# Select three people out of 10 sitting in a circle such that no two of them are consecutive?

10 persons are sitting in a circle. In how many ways can you select any three of them such that no two of them are consecutive?

My attempt: To get the required number, we subtract the unfavourable cases from the total number of cases.

The total number of cases will be the number of ways to select three people out of 10 people - 10C3 = 120

Out of these cases, unfavourable cases are those in which

(1) two of our selected people sit together while the third is sitting apart.

First we select any one of those people in 10C1 ways. To select a person sitting next to this person, we have 2C1 ways. Now, there are only 6 ways to select the third person. Therefore, the total number of ways is $10*2*6=120$.

(2) All three of them are sitting together:

There are 10 ways to do that.

The total number of unfavourable cases = 10+ 120 = 130

My unfavourable cases are exceeding the total number of cases. What am I missing?

• what about when three people are sitting together? – Angina Seng May 7 '17 at 17:15
• Oh yeah, I forgot that. I will do the calculation again and make the edits. – Arishta May 7 '17 at 17:17
• @LordSharktheUnknown I have made the edits. Would you take a look at it now? – Arishta May 7 '17 at 17:20
• Possible duplicate of Combinatorics: Selecting objects arranged in a circle – user940 May 7 '17 at 17:22
• Your argument (1) can't be correct: are you sure you haven't counted some possibilities more than once? – Angina Seng May 7 '17 at 17:22

Selecting the people one at a time is, in general, never the correct way. To deal with case (1), the following should be done instead:

• Select the block of two: 10 ways
• Select the last person so that a block of three isn't formed: 6 ways

So that gives 60 ways. The handling of case (2) is correct, so there are $120-60-10=50$ valid selections.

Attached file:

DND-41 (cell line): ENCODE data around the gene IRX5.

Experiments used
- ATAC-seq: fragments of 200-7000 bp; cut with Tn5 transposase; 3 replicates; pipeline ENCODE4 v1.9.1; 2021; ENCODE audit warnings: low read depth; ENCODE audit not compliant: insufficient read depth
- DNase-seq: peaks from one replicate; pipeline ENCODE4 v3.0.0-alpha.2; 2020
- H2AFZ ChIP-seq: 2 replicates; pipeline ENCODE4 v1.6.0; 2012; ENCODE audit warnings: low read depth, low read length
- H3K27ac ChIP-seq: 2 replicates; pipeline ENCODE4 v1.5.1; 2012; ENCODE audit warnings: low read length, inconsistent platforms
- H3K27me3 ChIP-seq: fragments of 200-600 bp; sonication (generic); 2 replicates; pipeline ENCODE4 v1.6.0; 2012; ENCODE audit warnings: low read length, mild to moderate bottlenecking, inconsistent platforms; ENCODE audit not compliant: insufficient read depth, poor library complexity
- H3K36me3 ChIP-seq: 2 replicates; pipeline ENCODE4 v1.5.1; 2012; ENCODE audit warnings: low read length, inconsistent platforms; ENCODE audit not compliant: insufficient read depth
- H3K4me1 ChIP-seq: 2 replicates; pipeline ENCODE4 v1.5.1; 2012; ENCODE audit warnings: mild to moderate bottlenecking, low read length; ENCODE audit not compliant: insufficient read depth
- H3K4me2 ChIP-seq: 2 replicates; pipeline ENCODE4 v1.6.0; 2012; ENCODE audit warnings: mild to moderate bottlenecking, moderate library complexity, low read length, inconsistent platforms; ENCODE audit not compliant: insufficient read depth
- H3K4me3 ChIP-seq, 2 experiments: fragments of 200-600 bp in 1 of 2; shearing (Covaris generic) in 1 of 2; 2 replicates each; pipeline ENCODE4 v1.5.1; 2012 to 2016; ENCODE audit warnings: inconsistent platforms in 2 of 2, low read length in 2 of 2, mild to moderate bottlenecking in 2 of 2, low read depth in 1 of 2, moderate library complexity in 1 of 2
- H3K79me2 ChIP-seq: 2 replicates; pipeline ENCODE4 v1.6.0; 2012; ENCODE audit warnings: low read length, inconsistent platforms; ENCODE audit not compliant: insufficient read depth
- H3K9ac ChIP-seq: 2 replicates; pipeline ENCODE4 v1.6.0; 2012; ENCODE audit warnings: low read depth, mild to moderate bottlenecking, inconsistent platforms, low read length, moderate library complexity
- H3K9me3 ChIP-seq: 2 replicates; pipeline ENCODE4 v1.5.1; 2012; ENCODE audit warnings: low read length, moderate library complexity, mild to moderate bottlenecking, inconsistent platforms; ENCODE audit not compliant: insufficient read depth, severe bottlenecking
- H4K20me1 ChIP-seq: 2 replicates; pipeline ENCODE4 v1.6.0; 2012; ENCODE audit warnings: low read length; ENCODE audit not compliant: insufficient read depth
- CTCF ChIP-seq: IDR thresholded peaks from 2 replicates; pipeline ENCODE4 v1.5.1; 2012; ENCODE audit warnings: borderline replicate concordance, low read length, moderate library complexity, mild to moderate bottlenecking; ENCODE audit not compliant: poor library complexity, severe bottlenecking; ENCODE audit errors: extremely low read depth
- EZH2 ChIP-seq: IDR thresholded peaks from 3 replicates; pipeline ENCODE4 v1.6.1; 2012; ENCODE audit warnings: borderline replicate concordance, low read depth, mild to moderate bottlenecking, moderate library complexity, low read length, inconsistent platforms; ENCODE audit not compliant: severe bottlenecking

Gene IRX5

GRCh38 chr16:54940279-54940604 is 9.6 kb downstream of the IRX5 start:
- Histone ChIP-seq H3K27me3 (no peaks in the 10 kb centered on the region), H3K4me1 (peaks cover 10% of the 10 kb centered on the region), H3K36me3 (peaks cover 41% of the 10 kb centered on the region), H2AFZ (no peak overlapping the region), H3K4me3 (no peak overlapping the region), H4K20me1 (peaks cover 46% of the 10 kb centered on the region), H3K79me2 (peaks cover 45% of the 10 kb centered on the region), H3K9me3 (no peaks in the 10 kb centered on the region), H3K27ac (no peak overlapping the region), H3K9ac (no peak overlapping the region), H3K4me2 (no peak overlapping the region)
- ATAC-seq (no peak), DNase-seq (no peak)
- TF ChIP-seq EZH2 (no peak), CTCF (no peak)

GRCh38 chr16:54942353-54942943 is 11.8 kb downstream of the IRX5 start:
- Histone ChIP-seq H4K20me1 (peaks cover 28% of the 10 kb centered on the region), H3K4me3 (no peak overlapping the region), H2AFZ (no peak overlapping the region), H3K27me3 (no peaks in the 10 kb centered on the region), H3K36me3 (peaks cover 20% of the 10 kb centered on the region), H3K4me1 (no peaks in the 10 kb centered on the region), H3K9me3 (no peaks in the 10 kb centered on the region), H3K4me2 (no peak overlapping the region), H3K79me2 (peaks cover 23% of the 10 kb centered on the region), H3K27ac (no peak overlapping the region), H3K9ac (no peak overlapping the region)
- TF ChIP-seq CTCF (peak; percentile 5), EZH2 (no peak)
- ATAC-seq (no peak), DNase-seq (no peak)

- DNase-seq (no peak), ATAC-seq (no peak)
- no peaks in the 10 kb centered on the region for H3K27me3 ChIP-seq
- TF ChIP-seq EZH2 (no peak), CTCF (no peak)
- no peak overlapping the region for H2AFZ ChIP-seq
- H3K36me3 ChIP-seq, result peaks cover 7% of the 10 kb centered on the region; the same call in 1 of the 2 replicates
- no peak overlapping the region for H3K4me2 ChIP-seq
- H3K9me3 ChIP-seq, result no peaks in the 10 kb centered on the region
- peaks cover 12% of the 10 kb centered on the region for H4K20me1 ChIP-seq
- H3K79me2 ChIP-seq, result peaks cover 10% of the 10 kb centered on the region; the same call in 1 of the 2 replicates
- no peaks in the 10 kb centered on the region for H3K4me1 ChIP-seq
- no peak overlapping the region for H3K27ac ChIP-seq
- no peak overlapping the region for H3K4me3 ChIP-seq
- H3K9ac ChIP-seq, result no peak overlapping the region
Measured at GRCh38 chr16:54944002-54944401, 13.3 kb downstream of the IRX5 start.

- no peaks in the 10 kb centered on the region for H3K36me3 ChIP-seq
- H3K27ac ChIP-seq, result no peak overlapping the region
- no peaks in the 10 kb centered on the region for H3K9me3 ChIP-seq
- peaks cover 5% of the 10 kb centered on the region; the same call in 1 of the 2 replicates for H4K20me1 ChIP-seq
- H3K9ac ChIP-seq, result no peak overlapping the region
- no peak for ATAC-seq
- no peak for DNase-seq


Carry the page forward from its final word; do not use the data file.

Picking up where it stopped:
• There are 10 ways to select the first person. There are two ways to make the next selection and 6 ways to make the third selection. Can you tell me which cases did I overcount when I selected the people one at a time? – Arishta May 7 '17 at 17:31
• @Cotton Suppose the first person selected is labelled A and the second one B. Selecting B first followed by A is the same thing, but you treated them as different. You would have to divide 120 by 2 there. – Parcly Taxel May 7 '17 at 17:32
• Alright, so while selecting the people one at a time, I also considered the order in which they were selected. I get it. Thank you so much. – Arishta May 7 '17 at 17:37
• Is the seating order considered different. For example – Peter May 7 '17 at 18:00
• @Peter No ${}{}$ – Parcly Taxel May 7 '17 at 18:01

$\underline{A\; direct\; method}$

I take it that it is a numbered circle.

Make $3$ blocks of chosen-unchosen, looking clockwise, $\boxed{\circ\bullet}$ so there are now $3$ blocks and $4$ "singles"

The blocks can be placed among the $7$ units in $\binom73 = 35$ ways,

but each unit is getting only $7$ starting points instead of $10$,

thus the final answer $= \dfrac{10}{7} \times 35 = 50$

• Hi. What is meant by "but each unit is getting only 7 starting points instead of 10"? Any link for understanding this part better? Thanks. – aarbee Sep 3 '20 at 17:11